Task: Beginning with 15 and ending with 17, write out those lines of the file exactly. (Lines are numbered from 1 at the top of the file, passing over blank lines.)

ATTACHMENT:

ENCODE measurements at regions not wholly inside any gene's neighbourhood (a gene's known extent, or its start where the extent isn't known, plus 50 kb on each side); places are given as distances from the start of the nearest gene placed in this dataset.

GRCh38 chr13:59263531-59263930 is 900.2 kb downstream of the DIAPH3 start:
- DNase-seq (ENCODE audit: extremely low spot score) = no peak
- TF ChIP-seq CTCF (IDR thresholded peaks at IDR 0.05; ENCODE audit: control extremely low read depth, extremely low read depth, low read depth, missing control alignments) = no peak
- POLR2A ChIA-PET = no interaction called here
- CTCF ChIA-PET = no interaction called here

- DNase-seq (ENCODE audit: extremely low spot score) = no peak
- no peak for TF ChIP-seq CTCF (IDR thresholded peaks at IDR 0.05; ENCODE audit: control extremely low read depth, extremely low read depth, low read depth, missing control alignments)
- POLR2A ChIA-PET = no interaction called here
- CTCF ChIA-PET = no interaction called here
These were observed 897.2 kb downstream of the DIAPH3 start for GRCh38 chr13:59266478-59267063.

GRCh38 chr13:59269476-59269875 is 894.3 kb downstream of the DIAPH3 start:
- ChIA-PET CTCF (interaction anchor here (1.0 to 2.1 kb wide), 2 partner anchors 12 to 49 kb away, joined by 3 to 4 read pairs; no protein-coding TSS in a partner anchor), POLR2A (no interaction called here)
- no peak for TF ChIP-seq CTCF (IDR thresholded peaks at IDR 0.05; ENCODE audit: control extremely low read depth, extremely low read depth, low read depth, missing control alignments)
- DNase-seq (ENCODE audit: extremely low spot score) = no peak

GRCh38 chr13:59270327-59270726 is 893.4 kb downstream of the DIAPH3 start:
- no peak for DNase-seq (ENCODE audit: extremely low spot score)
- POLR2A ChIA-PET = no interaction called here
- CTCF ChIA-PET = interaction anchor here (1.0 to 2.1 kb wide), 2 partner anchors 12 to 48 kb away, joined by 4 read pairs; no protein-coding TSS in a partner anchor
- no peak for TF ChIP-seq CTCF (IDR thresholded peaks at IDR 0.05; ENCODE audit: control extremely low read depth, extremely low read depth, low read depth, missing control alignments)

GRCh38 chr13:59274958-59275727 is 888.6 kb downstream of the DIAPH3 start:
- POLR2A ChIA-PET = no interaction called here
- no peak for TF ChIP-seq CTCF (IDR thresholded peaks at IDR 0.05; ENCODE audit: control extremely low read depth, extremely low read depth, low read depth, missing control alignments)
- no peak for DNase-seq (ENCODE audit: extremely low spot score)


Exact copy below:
- DNase-seq (ENCODE audit: extremely low spot score) = no peak

GRCh38 chr13:59270327-59270726 is 893.4 kb downstream of the DIAPH3 start:
- no peak for DNase-seq (ENCODE audit: extremely low spot score)